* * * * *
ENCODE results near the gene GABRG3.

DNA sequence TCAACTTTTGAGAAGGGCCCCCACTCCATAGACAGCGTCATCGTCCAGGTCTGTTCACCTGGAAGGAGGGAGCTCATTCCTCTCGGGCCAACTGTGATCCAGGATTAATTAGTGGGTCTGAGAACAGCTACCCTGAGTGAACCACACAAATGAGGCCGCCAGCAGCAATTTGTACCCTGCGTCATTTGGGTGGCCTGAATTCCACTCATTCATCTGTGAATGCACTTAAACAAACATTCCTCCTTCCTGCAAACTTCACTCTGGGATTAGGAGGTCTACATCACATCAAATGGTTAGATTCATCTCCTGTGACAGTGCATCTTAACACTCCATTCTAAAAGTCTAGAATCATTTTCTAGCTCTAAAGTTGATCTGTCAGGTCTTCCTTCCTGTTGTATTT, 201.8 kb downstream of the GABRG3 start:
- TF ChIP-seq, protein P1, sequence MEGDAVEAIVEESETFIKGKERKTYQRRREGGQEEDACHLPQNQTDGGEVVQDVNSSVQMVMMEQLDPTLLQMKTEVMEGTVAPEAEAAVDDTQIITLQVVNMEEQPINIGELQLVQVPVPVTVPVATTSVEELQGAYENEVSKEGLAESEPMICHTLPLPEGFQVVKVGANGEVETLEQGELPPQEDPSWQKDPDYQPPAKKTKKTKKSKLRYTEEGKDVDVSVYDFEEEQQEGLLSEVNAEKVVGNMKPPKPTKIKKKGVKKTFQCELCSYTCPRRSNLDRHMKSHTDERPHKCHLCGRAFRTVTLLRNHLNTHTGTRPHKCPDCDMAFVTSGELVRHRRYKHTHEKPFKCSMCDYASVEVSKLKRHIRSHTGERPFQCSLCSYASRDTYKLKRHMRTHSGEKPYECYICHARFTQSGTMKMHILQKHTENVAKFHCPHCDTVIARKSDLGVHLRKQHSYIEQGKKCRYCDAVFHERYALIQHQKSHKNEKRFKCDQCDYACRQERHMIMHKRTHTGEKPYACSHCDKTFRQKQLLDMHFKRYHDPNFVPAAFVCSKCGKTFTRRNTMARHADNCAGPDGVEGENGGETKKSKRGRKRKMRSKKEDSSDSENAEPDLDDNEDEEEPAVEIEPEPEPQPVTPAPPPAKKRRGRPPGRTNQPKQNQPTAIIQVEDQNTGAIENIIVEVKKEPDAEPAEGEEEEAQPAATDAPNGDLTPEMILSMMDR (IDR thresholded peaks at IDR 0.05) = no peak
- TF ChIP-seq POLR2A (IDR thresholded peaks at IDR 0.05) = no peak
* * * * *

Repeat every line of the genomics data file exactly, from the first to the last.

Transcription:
ENCODE results near the gene GABRG3.

DNA sequence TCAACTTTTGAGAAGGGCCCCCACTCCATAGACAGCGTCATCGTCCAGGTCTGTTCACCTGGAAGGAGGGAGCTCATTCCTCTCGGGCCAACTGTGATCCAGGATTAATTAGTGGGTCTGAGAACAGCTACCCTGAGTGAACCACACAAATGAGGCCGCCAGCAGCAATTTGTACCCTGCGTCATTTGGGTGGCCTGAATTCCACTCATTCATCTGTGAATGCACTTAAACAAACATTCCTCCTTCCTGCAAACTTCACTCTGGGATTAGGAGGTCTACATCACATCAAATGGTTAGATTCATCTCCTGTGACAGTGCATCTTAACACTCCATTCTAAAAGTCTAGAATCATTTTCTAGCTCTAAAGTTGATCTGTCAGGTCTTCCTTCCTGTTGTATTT, 201.8 kb downstream of the GABRG3 start:
- TF ChIP-seq, protein P1, sequence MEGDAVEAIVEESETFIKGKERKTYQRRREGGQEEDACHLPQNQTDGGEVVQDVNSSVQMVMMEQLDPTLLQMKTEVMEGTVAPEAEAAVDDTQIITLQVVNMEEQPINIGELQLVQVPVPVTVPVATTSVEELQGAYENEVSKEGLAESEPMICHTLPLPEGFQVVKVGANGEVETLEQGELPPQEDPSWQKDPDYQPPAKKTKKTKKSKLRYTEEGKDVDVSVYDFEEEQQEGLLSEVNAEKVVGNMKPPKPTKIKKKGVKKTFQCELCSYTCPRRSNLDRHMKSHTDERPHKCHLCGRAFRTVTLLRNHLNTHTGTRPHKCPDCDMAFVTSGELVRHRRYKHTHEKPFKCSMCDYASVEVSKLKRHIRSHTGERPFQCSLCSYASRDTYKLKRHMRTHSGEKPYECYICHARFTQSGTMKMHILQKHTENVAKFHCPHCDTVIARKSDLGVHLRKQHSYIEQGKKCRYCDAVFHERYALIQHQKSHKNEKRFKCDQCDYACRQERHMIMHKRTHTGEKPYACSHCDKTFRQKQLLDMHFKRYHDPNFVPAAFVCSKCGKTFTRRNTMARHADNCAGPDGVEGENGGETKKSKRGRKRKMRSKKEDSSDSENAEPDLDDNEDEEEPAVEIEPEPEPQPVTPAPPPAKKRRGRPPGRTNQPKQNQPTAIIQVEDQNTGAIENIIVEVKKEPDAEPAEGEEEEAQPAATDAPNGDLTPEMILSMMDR (IDR thresholded peaks at IDR 0.05) = no peak
- TF ChIP-seq POLR2A (IDR thresholded peaks at IDR 0.05) = no peak